Remember…

Poppies!

A field of poppies… inspired by Monet’s Poppies Blooming. I made some modifications… and of course, not oil painting! Although I did this doodle about two months ago, it was always intended to be for Remembrance Day. We are even working it into the flow for Songs of Albion.

UPDATE: New sonnet for Remembrance Day from Tom – thanks!!

Behold the men who lie beneath the Earth
where now the bright red splashes of the flowers
belie those times when once a human’s worth
was measured by the armies of the Powers
who needed cannon fodder for the fields
they sowed with arty, gas and Maxim fire,
where boys were carried homeward homeward on their shields
but never quite escaped the mud and mire.
Behold the peaceful meadow, poppy-clad,
where ghosts are never quiet in the night,
beneath the autumn sun where once the mad
convinced the world that war was something right.
Behold the dead, the boys who never age:
Whose ghosts won’t rest until it’s peace we wage.

Copyright (C) 2011 Tom Radcliffe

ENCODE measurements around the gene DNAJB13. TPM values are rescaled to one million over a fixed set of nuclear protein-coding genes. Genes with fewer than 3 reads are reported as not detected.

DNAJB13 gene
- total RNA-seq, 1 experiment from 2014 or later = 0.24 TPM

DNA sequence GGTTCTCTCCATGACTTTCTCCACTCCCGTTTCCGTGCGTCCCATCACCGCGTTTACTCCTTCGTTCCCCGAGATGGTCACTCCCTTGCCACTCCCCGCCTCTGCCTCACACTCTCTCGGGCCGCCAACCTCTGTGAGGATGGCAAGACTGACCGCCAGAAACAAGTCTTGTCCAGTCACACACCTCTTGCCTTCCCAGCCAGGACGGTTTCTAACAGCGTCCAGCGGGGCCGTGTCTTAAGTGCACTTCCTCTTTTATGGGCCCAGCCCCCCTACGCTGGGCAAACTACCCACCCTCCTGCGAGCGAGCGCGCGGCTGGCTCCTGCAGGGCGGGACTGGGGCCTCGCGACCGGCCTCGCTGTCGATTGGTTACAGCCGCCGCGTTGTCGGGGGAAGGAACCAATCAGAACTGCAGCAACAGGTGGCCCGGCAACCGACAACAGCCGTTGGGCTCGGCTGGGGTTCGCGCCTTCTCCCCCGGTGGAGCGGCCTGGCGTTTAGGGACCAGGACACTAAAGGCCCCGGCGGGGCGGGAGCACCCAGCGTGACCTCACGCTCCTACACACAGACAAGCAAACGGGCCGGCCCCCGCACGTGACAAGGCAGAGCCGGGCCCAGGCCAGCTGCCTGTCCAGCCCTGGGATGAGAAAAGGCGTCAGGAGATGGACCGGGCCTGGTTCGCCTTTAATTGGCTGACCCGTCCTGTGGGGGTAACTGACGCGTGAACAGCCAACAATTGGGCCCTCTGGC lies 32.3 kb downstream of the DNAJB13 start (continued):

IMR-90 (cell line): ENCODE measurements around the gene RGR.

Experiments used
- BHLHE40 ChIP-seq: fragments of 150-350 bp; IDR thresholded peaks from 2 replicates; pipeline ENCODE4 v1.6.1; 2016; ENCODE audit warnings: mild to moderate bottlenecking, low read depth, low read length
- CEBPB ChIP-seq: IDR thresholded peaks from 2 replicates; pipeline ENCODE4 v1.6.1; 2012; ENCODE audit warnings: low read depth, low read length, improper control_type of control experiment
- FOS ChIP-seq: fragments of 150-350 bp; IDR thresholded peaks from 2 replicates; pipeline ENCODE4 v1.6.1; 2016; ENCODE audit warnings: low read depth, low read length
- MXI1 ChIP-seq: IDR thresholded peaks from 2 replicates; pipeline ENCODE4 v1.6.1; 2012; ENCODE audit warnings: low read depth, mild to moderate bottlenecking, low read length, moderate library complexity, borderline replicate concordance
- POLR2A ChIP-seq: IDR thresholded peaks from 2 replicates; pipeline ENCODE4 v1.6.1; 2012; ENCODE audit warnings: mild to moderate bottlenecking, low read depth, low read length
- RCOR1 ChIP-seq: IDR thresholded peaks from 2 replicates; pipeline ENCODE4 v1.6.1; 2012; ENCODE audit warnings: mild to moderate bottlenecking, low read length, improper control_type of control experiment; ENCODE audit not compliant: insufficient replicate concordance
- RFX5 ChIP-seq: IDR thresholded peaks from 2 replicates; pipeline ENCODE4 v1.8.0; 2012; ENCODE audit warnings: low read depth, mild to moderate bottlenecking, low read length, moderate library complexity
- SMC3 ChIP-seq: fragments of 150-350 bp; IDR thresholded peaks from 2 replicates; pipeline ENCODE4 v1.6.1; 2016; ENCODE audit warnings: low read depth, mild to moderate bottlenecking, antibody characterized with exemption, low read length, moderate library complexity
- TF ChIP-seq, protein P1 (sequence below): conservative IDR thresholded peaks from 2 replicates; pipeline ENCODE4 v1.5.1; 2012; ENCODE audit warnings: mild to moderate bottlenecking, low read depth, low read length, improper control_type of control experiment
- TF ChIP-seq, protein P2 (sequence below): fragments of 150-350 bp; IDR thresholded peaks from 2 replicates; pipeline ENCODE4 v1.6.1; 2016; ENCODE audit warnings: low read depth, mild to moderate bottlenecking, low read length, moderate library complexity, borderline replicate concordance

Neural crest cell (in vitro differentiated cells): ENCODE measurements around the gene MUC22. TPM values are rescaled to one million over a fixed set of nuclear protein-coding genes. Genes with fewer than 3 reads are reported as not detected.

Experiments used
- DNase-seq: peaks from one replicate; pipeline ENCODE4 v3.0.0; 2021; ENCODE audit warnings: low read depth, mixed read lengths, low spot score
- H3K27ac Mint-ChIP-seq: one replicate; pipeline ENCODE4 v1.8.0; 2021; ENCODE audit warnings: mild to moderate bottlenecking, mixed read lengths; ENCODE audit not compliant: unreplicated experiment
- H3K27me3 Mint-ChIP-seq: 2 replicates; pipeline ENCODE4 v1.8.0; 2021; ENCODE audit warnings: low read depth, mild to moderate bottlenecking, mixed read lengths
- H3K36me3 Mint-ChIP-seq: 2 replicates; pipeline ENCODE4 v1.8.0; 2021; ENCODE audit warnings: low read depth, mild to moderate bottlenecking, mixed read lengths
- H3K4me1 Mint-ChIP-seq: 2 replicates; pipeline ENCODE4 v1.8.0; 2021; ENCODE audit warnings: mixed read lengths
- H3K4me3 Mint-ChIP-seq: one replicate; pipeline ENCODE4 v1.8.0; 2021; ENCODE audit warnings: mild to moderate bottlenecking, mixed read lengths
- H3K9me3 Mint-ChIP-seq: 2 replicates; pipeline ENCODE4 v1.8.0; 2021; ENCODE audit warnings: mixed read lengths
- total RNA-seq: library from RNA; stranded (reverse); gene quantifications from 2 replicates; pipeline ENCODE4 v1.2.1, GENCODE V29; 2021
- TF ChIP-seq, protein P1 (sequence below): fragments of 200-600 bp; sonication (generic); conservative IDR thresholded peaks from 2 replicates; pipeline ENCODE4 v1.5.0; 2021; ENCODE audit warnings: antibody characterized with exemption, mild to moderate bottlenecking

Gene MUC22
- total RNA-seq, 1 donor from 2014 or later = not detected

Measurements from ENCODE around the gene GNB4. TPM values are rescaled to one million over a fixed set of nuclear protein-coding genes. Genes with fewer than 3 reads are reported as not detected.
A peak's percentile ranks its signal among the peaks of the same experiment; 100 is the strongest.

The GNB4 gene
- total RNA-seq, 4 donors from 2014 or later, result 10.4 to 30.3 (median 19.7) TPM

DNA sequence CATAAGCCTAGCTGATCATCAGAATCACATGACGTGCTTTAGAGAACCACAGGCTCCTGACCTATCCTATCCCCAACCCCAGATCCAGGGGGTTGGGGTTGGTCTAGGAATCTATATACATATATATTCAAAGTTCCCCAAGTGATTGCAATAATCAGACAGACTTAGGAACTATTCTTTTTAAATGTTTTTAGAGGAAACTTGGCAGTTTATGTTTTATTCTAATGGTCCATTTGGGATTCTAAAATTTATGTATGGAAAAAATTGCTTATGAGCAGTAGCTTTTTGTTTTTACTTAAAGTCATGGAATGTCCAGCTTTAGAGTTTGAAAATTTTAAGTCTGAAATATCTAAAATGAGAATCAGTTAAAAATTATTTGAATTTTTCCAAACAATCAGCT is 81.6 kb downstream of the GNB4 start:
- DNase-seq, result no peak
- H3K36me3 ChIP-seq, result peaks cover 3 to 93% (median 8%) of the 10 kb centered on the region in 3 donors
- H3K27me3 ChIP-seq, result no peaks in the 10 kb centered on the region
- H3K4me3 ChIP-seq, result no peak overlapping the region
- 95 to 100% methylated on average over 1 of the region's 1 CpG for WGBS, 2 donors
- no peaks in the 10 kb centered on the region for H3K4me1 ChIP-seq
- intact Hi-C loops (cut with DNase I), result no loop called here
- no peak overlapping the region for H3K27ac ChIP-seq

image (cc) 2011 Hilary Farmer

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3 Responses to “Remember…”

  1. Behold the men who lie beneath the Earth
    where now the bright red splashes of the flowers
    belie those times when once a human’s worth
    was measured by the armies of the Powers
    who needed cannon fodder for the fields
    they sowed with arty, gas and Maxim fire,
    where boys were carried homeward homeward on their shields
    but never quite escaped the mud and mire.
    Behold the peaceful meadow, poppy-clad,
    where ghosts are never quiet in the night,
    beneath the autumn sun where once the mad
    convinced the world that war was something right.
    Behold the dead, the boys who never age:
    Whose ghosts won’t rest until it’s peace we wage.

    Copyright (C) 2011 Tom Radcliffe

    • Thanks Tom! I knew I could count on you 🙂 I especially like the final couplet… but I think I’m missing something in line six – could you explain?

      • I wondered if that would need explanation (insert here some curmudgeonly lament on the ignorance of today’s youth! :-))

        “Arty” is artillery, “gas” is poison gas, and the Maxim was an early-model machine-gun, of which Hillare Belloc once wrote (in his poem “The Modern Traveller”):

        ‘Whatever happens, we have got
        The Maxim Gun, and they have not.’

        Glad you like the couplet… the couplets always take me longer than all the rest of the poem.

        I wrote something a good deal more bitter for my own blog: http://www.tjradcliffe.com/?p=595 but figured you would appreciate a lighter and gentler touch here!

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